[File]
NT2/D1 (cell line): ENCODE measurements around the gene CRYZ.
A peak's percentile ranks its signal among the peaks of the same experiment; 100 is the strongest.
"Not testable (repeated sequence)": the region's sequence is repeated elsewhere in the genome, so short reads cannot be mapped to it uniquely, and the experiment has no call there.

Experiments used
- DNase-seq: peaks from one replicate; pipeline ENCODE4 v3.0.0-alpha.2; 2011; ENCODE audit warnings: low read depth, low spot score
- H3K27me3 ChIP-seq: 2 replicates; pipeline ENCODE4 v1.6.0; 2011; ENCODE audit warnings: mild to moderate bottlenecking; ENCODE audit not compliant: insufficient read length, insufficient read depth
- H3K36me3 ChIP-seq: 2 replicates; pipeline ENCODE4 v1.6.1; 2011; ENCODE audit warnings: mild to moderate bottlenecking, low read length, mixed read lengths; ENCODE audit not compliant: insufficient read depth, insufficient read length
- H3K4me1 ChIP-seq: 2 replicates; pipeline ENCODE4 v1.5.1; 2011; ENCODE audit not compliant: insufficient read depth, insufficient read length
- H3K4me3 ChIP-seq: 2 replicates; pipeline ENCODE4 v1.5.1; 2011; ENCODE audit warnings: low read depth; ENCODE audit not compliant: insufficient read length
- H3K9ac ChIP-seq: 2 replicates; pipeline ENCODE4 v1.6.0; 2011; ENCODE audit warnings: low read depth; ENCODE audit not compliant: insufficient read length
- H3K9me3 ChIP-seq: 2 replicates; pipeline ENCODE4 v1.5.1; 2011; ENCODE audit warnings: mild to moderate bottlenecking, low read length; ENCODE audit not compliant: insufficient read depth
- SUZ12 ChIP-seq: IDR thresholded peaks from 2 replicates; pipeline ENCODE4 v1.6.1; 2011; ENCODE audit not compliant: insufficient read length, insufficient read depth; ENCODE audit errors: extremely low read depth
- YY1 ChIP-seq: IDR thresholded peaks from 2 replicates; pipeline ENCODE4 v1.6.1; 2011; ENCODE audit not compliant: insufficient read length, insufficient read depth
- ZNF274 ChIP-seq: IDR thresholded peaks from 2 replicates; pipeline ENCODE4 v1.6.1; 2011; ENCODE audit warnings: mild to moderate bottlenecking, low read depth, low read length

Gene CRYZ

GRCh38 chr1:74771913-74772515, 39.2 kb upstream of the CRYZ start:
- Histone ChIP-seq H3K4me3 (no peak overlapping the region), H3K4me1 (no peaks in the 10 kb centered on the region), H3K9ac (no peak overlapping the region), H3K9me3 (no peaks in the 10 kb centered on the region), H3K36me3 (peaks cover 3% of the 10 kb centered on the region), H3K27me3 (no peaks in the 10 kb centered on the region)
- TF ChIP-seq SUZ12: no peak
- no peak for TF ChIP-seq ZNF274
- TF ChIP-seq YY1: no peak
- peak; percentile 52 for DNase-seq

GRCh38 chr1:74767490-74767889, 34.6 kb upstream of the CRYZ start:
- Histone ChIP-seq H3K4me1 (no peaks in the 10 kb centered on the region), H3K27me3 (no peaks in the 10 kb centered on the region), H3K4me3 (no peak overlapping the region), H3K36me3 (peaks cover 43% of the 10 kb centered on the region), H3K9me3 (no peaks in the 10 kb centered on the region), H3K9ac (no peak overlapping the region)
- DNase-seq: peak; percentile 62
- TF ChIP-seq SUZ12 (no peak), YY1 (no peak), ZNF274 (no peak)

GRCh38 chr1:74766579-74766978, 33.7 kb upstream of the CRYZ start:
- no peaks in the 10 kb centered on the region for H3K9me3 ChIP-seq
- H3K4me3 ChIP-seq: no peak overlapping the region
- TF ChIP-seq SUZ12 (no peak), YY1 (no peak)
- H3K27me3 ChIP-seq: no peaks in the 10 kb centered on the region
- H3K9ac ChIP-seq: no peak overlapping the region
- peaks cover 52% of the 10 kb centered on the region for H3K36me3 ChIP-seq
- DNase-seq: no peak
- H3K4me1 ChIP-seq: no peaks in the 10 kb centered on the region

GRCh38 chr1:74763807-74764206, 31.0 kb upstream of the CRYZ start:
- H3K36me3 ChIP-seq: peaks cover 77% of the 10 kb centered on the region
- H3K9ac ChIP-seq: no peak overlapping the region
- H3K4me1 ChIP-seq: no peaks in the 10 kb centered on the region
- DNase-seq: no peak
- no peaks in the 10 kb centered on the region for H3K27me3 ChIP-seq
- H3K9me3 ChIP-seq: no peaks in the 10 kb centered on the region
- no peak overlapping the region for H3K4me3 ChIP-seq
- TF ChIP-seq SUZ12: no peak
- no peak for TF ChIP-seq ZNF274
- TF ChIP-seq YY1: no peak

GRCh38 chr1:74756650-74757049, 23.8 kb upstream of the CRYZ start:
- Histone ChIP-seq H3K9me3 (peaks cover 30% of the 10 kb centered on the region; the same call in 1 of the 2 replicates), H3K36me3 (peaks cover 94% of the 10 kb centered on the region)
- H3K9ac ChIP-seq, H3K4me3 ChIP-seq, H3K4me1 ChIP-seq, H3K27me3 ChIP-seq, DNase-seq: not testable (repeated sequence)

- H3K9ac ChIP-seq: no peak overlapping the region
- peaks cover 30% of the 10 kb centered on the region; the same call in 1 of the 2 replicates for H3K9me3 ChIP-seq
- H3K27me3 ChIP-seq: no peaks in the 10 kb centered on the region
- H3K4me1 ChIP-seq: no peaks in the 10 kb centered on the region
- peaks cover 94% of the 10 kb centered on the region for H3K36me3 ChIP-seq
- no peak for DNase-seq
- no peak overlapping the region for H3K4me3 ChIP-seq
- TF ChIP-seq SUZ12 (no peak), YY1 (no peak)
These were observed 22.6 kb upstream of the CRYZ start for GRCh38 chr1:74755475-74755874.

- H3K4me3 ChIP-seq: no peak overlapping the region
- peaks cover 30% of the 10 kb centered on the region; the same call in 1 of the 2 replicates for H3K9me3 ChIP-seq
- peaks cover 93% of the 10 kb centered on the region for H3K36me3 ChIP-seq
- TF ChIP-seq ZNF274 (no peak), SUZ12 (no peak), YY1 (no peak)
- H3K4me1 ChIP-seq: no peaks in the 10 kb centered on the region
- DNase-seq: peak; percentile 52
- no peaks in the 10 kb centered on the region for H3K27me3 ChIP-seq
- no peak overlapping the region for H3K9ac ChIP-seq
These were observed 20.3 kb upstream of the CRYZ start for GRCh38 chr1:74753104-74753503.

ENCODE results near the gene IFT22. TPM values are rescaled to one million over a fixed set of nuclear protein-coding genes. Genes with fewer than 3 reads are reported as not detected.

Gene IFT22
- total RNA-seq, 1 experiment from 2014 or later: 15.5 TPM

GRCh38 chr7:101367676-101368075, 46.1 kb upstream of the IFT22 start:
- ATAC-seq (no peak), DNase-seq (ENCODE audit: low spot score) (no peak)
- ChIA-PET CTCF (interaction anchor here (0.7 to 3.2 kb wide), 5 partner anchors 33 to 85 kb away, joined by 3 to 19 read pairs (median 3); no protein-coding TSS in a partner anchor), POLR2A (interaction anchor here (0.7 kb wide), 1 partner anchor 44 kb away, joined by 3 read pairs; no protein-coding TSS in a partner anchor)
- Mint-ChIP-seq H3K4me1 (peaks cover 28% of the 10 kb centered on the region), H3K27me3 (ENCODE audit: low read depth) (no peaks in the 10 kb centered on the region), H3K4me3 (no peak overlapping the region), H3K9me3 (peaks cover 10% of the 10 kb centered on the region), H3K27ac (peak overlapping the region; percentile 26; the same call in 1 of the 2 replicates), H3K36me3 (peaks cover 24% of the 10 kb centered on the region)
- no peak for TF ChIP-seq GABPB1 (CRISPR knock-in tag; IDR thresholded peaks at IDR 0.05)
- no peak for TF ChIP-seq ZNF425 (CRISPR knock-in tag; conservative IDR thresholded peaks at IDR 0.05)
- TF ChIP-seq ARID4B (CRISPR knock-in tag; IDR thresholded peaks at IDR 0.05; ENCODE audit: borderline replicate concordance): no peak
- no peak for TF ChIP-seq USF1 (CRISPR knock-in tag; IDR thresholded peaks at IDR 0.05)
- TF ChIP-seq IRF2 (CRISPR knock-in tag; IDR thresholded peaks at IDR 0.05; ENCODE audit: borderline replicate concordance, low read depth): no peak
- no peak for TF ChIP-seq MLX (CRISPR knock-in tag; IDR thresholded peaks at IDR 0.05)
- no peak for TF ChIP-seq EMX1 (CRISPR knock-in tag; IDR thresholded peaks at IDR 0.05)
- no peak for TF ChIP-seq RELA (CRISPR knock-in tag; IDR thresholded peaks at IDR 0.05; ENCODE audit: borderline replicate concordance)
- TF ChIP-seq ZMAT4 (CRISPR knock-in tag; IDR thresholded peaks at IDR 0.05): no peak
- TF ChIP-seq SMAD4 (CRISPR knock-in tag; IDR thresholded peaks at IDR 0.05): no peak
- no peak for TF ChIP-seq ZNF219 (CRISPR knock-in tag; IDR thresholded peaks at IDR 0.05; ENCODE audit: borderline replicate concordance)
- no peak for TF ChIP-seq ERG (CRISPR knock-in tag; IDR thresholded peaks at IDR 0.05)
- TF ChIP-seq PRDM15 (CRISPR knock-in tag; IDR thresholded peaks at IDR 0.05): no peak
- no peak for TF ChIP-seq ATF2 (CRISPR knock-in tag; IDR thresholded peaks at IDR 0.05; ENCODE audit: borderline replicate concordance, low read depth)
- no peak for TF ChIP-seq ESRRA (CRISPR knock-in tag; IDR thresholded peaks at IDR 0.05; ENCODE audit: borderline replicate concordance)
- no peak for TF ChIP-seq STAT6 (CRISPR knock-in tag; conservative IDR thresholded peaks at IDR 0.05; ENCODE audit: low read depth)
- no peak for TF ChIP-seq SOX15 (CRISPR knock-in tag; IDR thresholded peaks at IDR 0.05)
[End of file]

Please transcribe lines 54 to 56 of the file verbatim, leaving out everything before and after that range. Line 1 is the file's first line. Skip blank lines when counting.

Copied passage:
- no peak for DNase-seq
- no peak overlapping the region for H3K4me3 ChIP-seq
- TF ChIP-seq SUZ12 (no peak), YY1 (no peak)